Men don't go to church because they don't buy into the gospel. Period. It has nothing to do with the "feminization" conspiracy. My grandfather,a Pentecostal Preacher told me that more women attend church because they have more disappointements and sorrows and less control of their own lives. Men just don't care. Men are self sufficient - they don't think they need it. Many find it hypocritical or just plain dull. When our church holds "manly events" i.e. basketball tournaments, our version of habitat for humanity and outdoor "masculine" fishing trips to Colorado or the like, the attendance is still abysmal. The thing is, research is starting to show women falling into this pattern now that they have achieved advanced education and economical independence. My own wife falls into this category; that and she feels that the church is too male centered - pidgeonholing women into cookie and casserole bakers for fellowship gatherings. And in many evangelical churches, she would be right. I can't convince her to go at all anymore and it was always hard as she felt subordinated and unequal. She always said that she'd worship no God that only gave her equal status in heaven but not on earch. I did my best to convince her otherwise suggesting that she'd had previous bad experiences. But about 4 years ago, the final nail on the coffin was hammered in starting with Mothers Day. Our pastor gave the typical evangelical sermon on the evil's of women and the whore of babylon. Then on Father's Day, he preached on the evil influences of women on men and how it stains a man's character and as a father. I have never felt so small in my entire life. Up till then, I thought our church (Baptist) was pretty balanced. No amount of prayer on my part has washed the taste of bigotry from her mouth.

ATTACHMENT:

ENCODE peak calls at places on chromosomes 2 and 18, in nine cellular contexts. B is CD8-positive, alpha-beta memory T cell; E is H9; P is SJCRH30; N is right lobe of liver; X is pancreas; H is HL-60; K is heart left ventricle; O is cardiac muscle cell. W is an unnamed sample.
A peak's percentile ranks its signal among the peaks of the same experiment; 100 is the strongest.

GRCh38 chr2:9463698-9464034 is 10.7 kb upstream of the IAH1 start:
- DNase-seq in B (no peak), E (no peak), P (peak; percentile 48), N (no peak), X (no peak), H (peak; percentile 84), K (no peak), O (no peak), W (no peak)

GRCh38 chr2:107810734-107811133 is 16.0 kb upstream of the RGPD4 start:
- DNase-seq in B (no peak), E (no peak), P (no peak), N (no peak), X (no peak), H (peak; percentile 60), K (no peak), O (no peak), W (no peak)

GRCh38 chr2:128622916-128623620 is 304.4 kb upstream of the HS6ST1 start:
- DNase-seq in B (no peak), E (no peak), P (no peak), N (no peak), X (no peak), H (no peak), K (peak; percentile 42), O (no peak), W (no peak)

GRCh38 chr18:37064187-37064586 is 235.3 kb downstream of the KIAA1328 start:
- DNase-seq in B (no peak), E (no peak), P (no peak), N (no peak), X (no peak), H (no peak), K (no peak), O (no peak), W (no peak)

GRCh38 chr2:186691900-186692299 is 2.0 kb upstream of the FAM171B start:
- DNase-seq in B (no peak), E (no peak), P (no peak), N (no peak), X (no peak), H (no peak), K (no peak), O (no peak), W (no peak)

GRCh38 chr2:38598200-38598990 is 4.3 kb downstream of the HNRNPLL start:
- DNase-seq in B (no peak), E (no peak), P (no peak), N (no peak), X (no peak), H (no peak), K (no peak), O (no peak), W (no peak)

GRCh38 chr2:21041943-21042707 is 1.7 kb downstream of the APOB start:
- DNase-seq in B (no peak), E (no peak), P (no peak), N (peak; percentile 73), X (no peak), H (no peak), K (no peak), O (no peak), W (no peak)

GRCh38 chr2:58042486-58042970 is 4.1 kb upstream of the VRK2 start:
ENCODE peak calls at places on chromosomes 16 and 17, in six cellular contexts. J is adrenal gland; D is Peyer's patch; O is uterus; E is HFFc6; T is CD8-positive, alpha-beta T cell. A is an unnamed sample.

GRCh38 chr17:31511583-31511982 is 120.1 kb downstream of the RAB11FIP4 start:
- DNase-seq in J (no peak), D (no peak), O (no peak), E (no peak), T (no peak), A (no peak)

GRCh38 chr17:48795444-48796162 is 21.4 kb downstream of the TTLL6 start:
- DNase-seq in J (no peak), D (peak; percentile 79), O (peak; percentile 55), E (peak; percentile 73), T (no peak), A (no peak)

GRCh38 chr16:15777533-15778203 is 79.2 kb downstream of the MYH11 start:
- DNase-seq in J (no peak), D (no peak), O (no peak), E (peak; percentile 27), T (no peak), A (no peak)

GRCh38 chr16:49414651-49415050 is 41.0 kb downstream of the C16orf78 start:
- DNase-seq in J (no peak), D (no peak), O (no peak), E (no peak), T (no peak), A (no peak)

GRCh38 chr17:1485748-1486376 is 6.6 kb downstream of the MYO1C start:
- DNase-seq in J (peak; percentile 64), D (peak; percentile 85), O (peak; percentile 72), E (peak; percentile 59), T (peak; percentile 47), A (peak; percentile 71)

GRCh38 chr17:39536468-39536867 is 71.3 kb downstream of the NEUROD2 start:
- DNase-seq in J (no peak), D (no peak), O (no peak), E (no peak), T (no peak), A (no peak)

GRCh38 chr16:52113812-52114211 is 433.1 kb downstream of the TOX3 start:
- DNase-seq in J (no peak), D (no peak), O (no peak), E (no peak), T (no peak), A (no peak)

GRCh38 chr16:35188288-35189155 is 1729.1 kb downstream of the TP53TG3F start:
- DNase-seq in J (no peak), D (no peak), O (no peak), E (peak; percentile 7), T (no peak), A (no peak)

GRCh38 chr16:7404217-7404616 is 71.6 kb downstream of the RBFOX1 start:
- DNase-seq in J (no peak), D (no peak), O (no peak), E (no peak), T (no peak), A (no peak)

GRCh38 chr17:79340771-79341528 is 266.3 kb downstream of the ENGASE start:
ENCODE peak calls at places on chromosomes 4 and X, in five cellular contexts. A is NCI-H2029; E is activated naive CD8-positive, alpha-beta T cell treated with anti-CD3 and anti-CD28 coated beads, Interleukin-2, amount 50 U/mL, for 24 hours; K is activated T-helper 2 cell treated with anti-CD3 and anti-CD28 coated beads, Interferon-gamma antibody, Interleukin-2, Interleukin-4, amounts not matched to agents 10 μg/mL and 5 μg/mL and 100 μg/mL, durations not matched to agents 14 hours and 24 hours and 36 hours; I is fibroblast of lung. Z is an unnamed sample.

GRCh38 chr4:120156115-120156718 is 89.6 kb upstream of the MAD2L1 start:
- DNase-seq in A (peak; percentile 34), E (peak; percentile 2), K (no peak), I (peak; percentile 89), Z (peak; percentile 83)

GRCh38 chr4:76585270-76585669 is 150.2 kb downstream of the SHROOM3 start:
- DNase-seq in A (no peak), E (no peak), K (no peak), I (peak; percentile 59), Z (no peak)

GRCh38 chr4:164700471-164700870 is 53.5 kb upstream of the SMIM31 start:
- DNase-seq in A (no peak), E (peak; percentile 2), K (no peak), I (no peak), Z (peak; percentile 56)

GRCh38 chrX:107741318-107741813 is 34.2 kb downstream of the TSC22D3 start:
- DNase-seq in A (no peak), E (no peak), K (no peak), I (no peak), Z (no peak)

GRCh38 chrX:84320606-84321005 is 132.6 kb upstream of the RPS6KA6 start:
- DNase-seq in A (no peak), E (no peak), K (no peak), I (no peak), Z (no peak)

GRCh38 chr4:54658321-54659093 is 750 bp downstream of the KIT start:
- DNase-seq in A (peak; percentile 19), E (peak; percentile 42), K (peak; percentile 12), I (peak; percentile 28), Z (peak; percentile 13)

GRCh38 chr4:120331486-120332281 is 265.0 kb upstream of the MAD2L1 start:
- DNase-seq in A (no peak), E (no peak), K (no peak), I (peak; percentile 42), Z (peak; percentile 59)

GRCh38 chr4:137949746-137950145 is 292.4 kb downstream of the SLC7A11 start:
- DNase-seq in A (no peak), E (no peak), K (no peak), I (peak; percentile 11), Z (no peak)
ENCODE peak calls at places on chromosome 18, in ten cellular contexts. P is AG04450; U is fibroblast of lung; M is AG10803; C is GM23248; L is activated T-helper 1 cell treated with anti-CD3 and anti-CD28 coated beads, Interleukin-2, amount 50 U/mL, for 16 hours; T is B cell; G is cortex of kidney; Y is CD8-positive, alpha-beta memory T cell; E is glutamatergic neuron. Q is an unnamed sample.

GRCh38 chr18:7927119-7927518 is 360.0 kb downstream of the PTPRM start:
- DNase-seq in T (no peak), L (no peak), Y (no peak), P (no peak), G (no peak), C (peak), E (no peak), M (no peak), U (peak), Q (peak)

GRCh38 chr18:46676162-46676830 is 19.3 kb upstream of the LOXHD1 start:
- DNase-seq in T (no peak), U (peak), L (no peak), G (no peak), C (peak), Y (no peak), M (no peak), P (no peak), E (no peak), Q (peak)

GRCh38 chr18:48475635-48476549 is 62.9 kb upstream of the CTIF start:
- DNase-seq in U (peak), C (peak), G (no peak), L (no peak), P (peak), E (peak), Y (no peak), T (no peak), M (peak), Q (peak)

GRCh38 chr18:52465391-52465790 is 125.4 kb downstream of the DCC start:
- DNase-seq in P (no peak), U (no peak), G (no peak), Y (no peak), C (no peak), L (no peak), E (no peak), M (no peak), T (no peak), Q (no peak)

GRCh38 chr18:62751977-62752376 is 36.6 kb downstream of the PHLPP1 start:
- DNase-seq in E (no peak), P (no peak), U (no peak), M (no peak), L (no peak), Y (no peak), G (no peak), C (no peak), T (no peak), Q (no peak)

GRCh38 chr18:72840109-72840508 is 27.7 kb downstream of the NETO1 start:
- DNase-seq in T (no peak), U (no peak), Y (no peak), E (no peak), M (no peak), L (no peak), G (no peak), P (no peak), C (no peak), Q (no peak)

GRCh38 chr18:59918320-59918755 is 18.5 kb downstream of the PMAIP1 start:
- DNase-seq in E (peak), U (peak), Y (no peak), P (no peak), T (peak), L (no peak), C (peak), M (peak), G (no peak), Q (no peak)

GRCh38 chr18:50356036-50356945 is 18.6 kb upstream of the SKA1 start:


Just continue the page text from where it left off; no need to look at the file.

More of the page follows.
The lack in male attendance is nothing new. It's been going on for over 100 years. People have more these days and suffer less hardships that their focus becomes self centered instead of divine. Whether you agree or not, many scholars believe that religion was born out of fear during primitive man's hardest times. You have only to look at the jump in church attendance over the months after September 11th to see that. I think all churches need a balance as all men and women are not cut out of the samw cloth. I know my wife would certainly fall in to the "experiencer" instead of the "listener" category...
Posted by: Marcus | Jul 6, 2006 3:41:00 PM